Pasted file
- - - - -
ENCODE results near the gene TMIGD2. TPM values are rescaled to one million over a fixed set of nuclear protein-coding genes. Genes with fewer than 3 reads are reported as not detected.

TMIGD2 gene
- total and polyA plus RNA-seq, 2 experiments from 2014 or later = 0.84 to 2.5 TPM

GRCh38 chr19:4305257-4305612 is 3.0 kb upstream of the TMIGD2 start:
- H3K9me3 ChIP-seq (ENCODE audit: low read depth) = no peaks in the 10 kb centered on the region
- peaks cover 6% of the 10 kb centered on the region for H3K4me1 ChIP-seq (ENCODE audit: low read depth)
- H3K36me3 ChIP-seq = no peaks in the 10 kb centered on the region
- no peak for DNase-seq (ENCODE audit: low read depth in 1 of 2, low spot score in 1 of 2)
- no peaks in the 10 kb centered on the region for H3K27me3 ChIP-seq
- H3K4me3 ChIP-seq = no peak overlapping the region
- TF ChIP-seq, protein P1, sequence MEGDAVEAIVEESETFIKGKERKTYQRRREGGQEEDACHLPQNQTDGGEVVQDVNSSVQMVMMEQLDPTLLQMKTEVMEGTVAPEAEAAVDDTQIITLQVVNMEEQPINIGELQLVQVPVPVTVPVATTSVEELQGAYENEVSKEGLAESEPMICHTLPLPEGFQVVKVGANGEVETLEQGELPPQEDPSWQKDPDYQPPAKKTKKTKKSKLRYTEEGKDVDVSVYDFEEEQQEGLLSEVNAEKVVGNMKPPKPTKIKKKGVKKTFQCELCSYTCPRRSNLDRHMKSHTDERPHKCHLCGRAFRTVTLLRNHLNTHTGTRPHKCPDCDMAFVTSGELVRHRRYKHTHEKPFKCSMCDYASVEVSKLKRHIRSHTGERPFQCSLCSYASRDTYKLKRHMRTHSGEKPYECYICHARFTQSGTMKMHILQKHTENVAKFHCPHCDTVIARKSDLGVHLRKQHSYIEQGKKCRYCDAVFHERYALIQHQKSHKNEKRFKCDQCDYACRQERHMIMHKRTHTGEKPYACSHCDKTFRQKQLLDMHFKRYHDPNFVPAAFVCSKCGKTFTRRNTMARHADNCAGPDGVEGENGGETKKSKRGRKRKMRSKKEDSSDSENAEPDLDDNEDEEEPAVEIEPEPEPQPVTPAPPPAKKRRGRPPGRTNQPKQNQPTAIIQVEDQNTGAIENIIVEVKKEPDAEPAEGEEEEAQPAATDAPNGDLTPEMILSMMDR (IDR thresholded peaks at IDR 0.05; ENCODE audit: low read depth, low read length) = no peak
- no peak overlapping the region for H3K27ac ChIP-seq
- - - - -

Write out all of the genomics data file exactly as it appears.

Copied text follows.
ENCODE results near the gene TMIGD2. TPM values are rescaled to one million over a fixed set of nuclear protein-coding genes. Genes with fewer than 3 reads are reported as not detected.

TMIGD2 gene
- total and polyA plus RNA-seq, 2 experiments from 2014 or later = 0.84 to 2.5 TPM

GRCh38 chr19:4305257-4305612 is 3.0 kb upstream of the TMIGD2 start:
- H3K9me3 ChIP-seq (ENCODE audit: low read depth) = no peaks in the 10 kb centered on the region
- peaks cover 6% of the 10 kb centered on the region for H3K4me1 ChIP-seq (ENCODE audit: low read depth)
- H3K36me3 ChIP-seq = no peaks in the 10 kb centered on the region
- no peak for DNase-seq (ENCODE audit: low read depth in 1 of 2, low spot score in 1 of 2)
- no peaks in the 10 kb centered on the region for H3K27me3 ChIP-seq
- H3K4me3 ChIP-seq = no peak overlapping the region
- TF ChIP-seq, protein P1, sequence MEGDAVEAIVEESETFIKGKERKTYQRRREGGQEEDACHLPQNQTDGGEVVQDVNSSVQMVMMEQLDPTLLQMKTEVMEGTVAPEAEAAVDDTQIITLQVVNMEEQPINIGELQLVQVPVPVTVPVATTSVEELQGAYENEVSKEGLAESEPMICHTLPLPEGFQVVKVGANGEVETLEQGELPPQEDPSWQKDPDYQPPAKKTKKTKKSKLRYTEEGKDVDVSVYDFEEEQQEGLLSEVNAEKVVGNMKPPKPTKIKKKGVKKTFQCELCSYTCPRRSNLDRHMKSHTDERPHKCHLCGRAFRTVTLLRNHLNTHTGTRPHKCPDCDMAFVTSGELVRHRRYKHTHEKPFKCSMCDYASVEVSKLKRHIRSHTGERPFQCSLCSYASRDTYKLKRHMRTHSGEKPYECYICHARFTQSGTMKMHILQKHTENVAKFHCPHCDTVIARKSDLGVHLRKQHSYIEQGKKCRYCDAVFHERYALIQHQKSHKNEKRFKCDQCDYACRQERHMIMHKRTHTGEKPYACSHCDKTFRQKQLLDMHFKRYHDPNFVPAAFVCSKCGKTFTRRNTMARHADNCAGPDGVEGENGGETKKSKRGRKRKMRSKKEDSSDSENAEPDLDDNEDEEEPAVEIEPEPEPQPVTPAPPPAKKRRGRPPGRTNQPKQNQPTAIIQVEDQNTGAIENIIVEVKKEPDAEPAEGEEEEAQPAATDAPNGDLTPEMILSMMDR (IDR thresholded peaks at IDR 0.05; ENCODE audit: low read depth, low read length) = no peak
- no peak overlapping the region for H3K27ac ChIP-seq